In 1970, the United States had 14,000 on-the-job fatalities. Because of that, the Occupational Safety and Health Administration (OSHA) was created. The agency helped reduce fatalities — there were just 5,250 on-the-job deaths in 2018 — and keeps detailed statistics about accidents, fatal or otherwise, that happen when people are at work.
If your occupation isn’t on this list, you have a pretty good chance of surviving the workday. OSHA says 3.5 out of every 100,000 people die on the job each year. Those are about the same odds you have of being murdered by a firearm or, if you're a woman, of dying from cervical cancer.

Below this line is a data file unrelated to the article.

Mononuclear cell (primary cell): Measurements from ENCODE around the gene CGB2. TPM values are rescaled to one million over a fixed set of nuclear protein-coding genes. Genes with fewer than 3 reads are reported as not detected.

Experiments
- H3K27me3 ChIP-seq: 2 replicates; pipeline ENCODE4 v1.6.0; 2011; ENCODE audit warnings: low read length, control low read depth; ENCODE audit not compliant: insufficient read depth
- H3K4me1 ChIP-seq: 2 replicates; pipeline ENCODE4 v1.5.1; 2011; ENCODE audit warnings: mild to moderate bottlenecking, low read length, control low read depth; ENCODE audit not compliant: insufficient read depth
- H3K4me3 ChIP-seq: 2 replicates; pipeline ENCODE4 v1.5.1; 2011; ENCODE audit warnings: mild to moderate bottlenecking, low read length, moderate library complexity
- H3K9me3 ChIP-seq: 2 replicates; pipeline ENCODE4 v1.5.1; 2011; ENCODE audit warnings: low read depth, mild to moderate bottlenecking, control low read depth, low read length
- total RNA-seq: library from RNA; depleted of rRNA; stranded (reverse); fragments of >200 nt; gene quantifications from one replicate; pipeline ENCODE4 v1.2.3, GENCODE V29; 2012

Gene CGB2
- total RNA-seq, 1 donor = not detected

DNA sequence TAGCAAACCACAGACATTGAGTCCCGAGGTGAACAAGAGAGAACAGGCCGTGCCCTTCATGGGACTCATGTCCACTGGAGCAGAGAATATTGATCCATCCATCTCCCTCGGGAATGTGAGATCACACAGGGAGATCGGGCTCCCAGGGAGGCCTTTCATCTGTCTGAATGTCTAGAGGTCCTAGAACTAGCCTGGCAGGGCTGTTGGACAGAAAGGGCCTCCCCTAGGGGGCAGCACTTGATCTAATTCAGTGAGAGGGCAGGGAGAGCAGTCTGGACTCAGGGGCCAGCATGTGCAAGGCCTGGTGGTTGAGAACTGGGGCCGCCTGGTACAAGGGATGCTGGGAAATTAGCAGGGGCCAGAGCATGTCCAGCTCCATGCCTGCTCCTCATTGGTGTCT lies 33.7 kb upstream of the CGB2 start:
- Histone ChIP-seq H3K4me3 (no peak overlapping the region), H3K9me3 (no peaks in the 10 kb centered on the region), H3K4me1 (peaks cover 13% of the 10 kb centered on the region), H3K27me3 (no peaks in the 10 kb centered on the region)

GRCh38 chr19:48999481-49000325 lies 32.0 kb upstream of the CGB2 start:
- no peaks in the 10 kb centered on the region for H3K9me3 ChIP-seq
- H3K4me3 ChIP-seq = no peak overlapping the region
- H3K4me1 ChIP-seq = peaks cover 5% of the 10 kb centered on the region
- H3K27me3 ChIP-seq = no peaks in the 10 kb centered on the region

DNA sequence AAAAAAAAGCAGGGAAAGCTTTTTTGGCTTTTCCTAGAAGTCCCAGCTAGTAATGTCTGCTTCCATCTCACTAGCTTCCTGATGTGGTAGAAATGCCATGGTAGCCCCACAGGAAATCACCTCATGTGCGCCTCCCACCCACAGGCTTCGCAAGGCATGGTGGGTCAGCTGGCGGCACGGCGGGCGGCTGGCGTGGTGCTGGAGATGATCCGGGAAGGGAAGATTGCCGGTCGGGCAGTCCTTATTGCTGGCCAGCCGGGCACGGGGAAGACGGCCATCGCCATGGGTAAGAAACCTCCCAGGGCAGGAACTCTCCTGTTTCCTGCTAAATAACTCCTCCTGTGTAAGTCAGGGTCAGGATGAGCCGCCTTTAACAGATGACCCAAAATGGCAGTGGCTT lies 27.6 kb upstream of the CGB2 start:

If you work in any of the jobs on this list, however, you're taking a risk. The death rates in these jobs are at least twice as high (and as much as 20 times higher) than the average death rate for all jobs. And that's not even counting their high rate of nonfatal workplace injuries.
These jobs are proof that, as effective as OSHA has been in reducing workplace fatalities, some jobs are just downright dangerous.
Note: All data is from the U.S. Bureau of Labor Statistics. Rankings are based on the number of deaths in 2018 per 100,000 full-time equivalent (FTE) workers, or fatal injury rate.